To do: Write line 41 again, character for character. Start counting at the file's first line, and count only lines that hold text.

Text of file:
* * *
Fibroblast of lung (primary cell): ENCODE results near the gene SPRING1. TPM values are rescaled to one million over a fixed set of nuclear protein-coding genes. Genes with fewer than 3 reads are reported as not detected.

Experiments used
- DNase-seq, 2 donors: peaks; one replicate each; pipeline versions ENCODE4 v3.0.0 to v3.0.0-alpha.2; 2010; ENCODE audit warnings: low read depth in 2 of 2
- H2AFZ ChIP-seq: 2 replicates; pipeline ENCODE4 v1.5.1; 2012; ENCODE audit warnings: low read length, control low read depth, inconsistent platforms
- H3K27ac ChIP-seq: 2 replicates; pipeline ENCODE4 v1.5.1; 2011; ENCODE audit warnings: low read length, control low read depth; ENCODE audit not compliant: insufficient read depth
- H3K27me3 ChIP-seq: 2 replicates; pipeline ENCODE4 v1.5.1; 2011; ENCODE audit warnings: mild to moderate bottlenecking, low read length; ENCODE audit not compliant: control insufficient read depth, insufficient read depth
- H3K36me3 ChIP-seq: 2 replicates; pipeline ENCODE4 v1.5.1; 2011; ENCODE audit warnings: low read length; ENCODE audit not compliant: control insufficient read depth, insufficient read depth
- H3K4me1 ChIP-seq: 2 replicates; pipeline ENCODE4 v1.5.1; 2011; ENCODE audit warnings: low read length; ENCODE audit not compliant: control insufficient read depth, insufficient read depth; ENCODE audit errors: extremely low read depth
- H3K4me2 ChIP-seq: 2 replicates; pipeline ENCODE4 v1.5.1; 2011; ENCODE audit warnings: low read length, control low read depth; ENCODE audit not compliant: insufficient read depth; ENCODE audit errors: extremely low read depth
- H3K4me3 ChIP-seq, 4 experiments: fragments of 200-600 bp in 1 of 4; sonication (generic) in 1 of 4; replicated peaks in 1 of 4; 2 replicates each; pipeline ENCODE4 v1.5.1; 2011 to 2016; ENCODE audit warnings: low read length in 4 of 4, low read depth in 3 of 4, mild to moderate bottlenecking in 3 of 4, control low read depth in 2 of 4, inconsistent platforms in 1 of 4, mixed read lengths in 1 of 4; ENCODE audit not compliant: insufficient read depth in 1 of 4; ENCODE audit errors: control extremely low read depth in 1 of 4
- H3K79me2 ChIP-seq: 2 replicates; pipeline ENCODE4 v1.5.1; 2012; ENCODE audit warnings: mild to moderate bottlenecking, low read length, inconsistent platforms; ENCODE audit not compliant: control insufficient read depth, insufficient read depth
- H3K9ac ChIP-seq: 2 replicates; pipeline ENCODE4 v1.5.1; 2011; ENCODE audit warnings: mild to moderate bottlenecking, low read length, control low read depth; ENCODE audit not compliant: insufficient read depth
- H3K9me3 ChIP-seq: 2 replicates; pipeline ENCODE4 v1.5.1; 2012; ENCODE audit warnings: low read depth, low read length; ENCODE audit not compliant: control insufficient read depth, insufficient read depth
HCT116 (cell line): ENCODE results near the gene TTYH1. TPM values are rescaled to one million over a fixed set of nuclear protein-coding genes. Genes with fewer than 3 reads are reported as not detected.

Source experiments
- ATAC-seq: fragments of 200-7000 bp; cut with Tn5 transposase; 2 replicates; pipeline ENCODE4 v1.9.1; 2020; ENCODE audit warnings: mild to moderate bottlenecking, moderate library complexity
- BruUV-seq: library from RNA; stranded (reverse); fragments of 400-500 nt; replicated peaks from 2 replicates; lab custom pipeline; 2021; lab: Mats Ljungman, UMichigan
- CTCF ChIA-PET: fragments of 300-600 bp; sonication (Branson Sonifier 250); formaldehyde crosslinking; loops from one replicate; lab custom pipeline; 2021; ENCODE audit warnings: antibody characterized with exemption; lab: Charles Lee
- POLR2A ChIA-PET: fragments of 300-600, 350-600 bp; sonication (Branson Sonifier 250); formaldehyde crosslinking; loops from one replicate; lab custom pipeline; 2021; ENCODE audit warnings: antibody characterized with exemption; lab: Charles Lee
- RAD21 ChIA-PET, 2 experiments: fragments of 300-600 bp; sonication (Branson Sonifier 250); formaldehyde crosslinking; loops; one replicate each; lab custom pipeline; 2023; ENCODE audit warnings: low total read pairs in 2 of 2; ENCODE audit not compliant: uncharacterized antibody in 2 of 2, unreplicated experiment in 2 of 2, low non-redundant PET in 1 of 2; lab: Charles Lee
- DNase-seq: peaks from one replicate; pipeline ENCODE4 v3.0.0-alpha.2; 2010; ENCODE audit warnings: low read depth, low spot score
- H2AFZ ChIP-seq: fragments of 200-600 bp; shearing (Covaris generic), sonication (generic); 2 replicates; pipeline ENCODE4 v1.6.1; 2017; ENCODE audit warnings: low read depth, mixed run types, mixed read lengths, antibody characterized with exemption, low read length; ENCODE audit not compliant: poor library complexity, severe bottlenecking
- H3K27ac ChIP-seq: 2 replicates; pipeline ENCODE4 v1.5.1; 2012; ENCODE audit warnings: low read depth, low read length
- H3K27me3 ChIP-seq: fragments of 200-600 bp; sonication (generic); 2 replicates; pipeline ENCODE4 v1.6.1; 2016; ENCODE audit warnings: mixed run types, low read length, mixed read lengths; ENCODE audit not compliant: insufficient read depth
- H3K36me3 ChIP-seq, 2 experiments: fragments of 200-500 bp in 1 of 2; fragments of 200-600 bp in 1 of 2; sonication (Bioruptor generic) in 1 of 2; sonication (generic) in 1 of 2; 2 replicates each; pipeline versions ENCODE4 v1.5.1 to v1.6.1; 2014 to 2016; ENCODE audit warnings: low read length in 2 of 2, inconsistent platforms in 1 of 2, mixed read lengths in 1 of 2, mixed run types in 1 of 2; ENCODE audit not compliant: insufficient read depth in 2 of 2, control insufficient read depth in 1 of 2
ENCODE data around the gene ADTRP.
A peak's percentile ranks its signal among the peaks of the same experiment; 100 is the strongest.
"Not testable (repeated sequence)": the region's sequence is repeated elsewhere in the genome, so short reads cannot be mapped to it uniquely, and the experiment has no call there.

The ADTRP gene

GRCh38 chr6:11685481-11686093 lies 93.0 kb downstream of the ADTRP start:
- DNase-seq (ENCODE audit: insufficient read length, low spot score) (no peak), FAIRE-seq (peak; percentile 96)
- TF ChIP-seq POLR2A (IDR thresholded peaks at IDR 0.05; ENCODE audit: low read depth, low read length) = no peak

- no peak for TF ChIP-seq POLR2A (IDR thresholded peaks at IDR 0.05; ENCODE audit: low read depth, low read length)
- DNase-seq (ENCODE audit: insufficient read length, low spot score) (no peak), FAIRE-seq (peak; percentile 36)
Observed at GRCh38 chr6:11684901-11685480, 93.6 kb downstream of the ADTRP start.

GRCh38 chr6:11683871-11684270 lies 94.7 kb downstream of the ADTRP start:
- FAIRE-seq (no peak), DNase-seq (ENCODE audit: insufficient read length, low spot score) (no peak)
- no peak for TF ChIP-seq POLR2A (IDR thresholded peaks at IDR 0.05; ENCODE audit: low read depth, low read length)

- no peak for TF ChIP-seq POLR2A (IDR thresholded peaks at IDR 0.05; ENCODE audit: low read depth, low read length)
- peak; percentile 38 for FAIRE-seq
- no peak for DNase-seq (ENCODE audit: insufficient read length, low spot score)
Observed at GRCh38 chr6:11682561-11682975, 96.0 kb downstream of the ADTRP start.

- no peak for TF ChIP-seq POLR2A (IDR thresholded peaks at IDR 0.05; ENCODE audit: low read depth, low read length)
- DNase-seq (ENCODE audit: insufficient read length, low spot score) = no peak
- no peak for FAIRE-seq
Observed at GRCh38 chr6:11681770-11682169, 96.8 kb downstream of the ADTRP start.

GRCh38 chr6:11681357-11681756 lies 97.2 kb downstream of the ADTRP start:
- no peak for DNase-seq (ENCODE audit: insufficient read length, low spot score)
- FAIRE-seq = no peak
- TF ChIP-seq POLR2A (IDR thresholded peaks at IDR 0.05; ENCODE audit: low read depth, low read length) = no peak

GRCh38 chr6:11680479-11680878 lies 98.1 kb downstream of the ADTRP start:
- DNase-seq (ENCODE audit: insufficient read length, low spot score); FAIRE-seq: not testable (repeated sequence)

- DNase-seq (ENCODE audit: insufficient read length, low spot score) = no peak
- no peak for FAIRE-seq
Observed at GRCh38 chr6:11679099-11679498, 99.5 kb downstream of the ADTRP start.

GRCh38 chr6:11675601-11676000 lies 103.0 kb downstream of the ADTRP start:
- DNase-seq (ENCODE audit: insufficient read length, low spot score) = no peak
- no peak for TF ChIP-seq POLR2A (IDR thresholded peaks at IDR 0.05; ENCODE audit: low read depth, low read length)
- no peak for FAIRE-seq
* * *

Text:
- no peak for DNase-seq (ENCODE audit: insufficient read length, low spot score)